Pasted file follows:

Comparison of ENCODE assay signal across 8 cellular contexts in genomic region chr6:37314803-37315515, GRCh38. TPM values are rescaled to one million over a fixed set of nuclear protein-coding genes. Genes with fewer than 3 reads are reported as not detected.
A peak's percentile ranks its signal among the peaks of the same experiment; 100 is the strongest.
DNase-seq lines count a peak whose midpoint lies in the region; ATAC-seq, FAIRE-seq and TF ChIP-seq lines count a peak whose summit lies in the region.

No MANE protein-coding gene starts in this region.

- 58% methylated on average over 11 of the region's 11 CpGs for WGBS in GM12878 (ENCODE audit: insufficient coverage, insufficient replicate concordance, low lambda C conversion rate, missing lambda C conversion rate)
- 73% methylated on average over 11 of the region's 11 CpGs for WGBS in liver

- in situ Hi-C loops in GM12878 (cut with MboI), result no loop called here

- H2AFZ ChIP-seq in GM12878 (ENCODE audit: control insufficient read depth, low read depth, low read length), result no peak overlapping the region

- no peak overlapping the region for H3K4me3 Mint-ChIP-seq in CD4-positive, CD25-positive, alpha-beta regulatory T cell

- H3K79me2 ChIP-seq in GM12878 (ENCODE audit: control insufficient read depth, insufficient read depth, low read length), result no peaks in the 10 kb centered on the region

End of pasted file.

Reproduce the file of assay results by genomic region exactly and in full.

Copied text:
Comparison of ENCODE assay signal across 8 cellular contexts in genomic region chr6:37314803-37315515, GRCh38. TPM values are rescaled to one million over a fixed set of nuclear protein-coding genes. Genes with fewer than 3 reads are reported as not detected.
A peak's percentile ranks its signal among the peaks of the same experiment; 100 is the strongest.
DNase-seq lines count a peak whose midpoint lies in the region; ATAC-seq, FAIRE-seq and TF ChIP-seq lines count a peak whose summit lies in the region.

No MANE protein-coding gene starts in this region.

- 58% methylated on average over 11 of the region's 11 CpGs for WGBS in GM12878 (ENCODE audit: insufficient coverage, insufficient replicate concordance, low lambda C conversion rate, missing lambda C conversion rate)
- 73% methylated on average over 11 of the region's 11 CpGs for WGBS in liver

- in situ Hi-C loops in GM12878 (cut with MboI), result no loop called here

- H2AFZ ChIP-seq in GM12878 (ENCODE audit: control insufficient read depth, low read depth, low read length), result no peak overlapping the region

- no peak overlapping the region for H3K4me3 Mint-ChIP-seq in CD4-positive, CD25-positive, alpha-beta regulatory T cell

- H3K79me2 ChIP-seq in GM12878 (ENCODE audit: control insufficient read depth, insufficient read depth, low read length), result no peaks in the 10 kb centered on the region